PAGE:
Sentiment metrics, such as those provided by Hootsuite, for example, tell a company what their audience is saying about them on social media. Knowing the negatives and positives about a product or a brand in the eyes of the consumer is exactly what a company needs to improve the brand-consumer relationship. PR can either be corrective in the case of poor customer response or it can reinforce the positive.
UCB, a global biopharmaceutical company headquartered in Brussels, is an example of a company that is improving the patient experience using a patient-first approach. UCB’s “patient’s value” strategy involves training the workforce to adopt a mindset in which the patient is the primary concern. The company brings patients into employee training sessions so that employees can understand their needs and “walk in their shoes.” Employees develop a patient-centric mindset with associated products and services.
According to the firm, “we connect globally with patients and their families living with the physical and social burdens of severe disease. These connections give us new perspectives, drive our innovation, and offer hope for a new generation of therapies that will help to transform lives.” At UCB, in conjunction with KPIs that include customer satisfaction and positive patient-employee outcomes, a good portion of PR metrics come from earned media.
The Digital Measure of PR Effectiveness – Earned Media
Earned media, or unsolicited PR, are unavoidable in the digital age. For example, UCB is no more able to stop satisfied patients from posting their positive experiences real time on social media than Uber is able to stop the twitter feeds from disgusted consumers.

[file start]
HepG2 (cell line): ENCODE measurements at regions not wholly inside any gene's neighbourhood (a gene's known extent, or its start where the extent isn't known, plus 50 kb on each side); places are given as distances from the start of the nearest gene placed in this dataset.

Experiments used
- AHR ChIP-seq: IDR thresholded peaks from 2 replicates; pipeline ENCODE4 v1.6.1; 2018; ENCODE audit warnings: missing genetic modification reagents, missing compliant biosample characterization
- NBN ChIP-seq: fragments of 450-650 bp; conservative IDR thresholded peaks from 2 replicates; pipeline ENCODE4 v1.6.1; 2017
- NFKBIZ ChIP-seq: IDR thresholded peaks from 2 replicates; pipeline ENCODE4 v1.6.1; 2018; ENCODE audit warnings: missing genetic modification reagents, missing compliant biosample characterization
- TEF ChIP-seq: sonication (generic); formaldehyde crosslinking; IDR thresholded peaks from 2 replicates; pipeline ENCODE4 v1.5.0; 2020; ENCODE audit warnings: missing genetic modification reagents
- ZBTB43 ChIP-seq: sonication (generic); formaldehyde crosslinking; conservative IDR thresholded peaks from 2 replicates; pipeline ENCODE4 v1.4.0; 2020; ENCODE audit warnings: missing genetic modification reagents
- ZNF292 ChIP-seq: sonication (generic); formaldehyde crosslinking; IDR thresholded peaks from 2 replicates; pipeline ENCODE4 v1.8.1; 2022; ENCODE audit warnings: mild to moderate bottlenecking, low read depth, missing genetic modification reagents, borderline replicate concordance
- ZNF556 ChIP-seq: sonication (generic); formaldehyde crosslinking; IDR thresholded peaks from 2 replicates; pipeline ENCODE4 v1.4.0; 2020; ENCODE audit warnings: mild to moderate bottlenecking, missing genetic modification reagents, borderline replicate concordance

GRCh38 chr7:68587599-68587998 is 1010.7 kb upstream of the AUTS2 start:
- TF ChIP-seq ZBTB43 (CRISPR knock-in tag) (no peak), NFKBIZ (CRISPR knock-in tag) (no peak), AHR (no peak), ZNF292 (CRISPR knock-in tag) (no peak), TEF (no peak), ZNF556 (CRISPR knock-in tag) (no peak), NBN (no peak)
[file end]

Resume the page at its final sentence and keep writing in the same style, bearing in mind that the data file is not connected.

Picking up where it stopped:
But advanced statistics and predictive analytics can put data to good use and assess the value of PR and the impact of a campaign for smarter decisions. A firm can measure, for example, what type of content visitors to the website are interested in, which can provide insights as to what potential customers like and dislike. It also allows for more targeted PR because what does not interest the audience can be nixed to reduce costs.
Ketchum Global Research & Analytics is a PR and branding consultancy group. The firm’s approach is to collect paid, earned, shared, and owned channel data and, based on that, suggest ways for clients to optimize their efforts. In one case, Ketchum linked client communications for a healthcare company to patient volume and stock price.
By charting patient volume against earned media, the relationship between the two became clear: an increase in earned media impressions was met with an increase in patient volume, and a decrease in earned media impressions was met with a decrease in patient volume. Ketchum was also able to identify the PR channels that had the most impact on patient volume.
In some cases, direct business results may not be available or accessible, which makes life difficult for a compliance or marketing chief who needs to show the impact of a PR campaign. According to Ketchum, one option is to buy sales data from syndicated sources or to link PR communications to stock price. Stock prices are a good indicator of consumer sentiment, although this type of analysis is reflective of the short term only.
Effective PR operates through numerous trusted intermediaries to solidify trust, such as industry experts, social media commentary, and journalists. PR is a combination of building relationships outside the firm boundaries, gathering input at all stages of innovation for product/market fit, balancing the amount and content of information communicated to audiences, and managing word of mouth and social media contributions.
But we don’t live in a perfect world …
Up next in Public Relations, The PR Battle Fronts in Digital Times – Breach Management, which provides a guide to proactive PR in times of crisis and discusses how to sustain long-term consumer trust and brand image.